U.S. stocks dropped sharply after the Standard & Poor's Rating Service warned there is a one in three chance it will downgrade its outlook on America's debt from "stable" to "negative" in the next two years.
On Monday, the Dow Jones industrial average dropped 140.24 points to 12201.59 - its biggest drop since mid-March.
"The reason for the negative outlook is that against the backdrop of what we think is the continuing rising tide of government debt," said David Beers, global head of sovereign and international public finance ratings at Standard & Poor's.
"We think it is uncertain to us whether Congress or the administration, as they are now trying to do, can come up with an agreement over the next couple of months, or indeed between now and the elections next year, that will make a big dent in that underlying debt trajectory," he added.
The White House downplayed the report, calling the decision a political judgment that shouldn't be taken too seriously.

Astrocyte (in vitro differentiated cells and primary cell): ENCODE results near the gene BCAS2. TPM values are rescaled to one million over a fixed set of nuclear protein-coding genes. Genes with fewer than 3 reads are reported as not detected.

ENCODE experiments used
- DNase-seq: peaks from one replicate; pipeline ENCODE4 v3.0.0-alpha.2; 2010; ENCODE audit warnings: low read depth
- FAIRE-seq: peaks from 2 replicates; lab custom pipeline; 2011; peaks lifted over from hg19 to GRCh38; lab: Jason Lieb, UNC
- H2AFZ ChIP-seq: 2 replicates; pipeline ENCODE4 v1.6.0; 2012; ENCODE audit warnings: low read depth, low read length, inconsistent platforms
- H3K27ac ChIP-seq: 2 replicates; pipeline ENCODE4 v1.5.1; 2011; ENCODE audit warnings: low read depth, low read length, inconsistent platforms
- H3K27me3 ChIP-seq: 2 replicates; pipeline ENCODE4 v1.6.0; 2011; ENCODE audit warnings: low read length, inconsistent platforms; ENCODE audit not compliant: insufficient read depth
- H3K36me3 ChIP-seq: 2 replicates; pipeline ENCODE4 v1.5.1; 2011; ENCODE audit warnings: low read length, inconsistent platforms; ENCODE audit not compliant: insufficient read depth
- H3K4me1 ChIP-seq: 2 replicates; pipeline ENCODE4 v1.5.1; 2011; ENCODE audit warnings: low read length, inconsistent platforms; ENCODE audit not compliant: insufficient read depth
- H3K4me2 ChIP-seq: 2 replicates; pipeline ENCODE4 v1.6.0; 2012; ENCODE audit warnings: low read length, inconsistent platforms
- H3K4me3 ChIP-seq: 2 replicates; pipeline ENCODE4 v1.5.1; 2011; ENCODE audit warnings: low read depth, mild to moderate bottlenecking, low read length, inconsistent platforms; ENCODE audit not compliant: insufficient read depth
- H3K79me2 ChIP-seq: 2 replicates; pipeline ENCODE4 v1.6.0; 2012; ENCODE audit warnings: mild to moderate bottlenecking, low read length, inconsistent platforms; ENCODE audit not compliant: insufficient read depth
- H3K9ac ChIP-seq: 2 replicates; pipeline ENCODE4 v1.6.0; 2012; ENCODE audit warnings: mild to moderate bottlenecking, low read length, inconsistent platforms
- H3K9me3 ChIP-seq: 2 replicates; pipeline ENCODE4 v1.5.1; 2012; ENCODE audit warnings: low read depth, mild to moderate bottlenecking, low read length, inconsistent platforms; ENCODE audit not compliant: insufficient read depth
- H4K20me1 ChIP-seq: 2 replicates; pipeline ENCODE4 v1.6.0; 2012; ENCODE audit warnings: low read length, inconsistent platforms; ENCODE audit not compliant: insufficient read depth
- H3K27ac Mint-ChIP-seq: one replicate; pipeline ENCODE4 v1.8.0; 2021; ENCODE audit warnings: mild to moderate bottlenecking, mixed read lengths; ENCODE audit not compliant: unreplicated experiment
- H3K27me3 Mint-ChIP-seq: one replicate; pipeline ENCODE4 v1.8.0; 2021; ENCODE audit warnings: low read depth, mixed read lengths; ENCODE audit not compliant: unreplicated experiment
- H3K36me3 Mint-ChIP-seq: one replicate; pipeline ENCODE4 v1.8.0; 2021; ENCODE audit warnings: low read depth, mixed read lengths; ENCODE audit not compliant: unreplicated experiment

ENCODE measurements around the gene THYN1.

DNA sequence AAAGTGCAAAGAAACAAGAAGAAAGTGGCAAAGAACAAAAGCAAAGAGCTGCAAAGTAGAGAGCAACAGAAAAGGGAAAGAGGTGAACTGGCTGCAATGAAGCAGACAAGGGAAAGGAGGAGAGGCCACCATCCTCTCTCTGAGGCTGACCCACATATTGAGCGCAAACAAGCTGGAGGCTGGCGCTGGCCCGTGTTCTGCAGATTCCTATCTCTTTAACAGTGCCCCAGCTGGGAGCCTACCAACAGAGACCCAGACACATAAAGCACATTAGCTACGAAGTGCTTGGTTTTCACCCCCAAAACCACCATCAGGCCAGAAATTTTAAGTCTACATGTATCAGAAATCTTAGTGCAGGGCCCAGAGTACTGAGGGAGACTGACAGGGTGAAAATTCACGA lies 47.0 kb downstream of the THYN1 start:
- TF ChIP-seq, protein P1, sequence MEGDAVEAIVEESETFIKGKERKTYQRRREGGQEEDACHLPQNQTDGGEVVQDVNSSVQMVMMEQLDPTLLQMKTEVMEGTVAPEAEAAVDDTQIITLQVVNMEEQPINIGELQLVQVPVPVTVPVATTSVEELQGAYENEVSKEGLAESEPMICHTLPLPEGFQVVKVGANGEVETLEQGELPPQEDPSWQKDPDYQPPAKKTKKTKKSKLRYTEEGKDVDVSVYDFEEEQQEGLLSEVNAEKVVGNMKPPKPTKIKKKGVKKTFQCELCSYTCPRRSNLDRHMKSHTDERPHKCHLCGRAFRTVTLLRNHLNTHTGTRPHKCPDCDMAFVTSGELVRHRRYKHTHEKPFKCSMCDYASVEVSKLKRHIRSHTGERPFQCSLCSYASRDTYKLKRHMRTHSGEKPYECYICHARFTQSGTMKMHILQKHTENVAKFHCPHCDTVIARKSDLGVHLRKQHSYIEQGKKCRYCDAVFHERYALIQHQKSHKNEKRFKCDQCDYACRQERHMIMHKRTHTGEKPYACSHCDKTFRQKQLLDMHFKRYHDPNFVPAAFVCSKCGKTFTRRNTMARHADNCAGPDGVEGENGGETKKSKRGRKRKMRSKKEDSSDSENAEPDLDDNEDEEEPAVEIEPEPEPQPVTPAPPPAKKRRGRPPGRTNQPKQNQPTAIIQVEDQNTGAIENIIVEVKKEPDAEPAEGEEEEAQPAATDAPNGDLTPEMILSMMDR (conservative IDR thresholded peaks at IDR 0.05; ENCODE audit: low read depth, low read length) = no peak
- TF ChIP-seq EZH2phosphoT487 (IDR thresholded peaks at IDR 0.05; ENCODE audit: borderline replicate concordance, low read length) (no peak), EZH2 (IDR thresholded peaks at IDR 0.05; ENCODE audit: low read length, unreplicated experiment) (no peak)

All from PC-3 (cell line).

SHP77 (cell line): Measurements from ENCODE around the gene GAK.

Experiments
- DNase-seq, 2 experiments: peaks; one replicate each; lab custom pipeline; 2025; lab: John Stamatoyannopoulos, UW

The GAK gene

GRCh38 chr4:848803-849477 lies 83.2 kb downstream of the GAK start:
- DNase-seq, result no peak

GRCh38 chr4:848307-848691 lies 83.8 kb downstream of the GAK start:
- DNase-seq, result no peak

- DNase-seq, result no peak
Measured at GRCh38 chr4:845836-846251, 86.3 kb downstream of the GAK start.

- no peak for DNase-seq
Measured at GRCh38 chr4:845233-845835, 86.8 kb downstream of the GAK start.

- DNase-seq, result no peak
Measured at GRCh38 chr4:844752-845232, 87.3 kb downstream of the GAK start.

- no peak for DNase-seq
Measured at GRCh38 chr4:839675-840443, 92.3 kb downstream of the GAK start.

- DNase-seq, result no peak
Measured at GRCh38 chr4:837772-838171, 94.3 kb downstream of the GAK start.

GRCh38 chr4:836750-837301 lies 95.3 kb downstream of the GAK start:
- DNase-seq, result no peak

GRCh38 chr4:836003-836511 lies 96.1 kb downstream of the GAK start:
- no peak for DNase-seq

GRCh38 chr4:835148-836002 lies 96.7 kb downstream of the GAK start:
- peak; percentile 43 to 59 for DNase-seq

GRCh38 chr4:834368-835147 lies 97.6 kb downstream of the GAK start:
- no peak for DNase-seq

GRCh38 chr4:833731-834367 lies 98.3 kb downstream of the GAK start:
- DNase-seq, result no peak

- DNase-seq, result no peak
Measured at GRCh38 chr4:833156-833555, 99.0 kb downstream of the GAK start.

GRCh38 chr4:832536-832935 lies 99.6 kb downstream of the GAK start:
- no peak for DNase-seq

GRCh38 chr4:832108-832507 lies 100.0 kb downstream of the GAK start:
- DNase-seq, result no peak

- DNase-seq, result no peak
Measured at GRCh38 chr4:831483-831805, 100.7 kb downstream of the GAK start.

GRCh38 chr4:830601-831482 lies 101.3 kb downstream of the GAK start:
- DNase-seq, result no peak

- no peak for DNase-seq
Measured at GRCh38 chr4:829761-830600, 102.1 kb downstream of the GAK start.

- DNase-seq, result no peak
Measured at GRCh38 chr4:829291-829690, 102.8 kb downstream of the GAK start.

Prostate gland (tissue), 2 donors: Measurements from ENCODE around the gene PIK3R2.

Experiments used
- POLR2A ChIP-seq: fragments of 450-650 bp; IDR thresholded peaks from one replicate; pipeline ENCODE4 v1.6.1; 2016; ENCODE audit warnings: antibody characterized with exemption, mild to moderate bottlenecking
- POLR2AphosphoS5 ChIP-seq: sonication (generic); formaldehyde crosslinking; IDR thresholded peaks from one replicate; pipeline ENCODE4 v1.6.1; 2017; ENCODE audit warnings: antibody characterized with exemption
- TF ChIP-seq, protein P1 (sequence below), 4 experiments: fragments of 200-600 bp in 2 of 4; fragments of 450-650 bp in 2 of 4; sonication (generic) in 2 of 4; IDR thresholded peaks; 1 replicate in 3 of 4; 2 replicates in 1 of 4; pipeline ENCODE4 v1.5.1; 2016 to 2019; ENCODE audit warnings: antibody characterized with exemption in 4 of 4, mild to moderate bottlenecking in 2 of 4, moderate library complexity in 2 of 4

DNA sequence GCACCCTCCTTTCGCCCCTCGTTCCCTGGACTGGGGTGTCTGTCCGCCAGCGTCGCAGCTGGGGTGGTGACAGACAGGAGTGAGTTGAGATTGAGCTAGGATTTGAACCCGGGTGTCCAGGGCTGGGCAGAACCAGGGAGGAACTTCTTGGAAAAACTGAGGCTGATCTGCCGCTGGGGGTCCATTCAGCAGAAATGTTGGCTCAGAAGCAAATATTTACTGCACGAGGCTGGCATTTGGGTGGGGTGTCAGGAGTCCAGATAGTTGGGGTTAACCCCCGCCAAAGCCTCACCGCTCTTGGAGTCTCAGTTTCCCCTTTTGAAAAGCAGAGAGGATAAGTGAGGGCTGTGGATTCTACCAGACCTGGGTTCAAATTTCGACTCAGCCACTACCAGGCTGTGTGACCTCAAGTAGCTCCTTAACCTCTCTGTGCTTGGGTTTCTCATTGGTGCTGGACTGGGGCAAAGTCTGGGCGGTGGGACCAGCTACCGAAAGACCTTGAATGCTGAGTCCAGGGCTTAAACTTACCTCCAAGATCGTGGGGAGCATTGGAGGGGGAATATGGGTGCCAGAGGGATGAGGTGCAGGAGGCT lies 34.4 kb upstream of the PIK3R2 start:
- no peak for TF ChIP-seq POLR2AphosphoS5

"As for its political analysis, we simply believe that the prospects are better," White House Press Secretary Jay Carney said. "We think the political process will outperform S&P expectations."
But others say the action is cause for concern. If the S&P lowers its rating on U.S. debt, the federal government will have to pay more interest when it borrows money.
"One of the scary things is the amount of debt we have right now," noted David Keating, senior counselor for National Taxpayers Union.
"If we have interest rates go up even just a tiny bit, that massively boots the interest cost on the debt, makes it harder to balance the budget -- probably even harder to compute our taxes in the future because they'll probably get more complicated and maybe pass higher rates too," he said.
Beers says while other countries like the U.K. and Germany have already taken steps to decrease their deficits, he doesn't see that happening in the U.S. until 2014 or later.
"So we think in those examples that I have just given, all of those governments, have very clear plans to bring those deficits down. In this country, in the United States, people are still talking about a plan," Beers said.
Meanwhile, President Obama and congressional Republicans continue to spar over how to reduce the nation's red ink. Both sides have proposed very different plans for cutting trillions of dollars from the deficit over the next 10 to 12 years.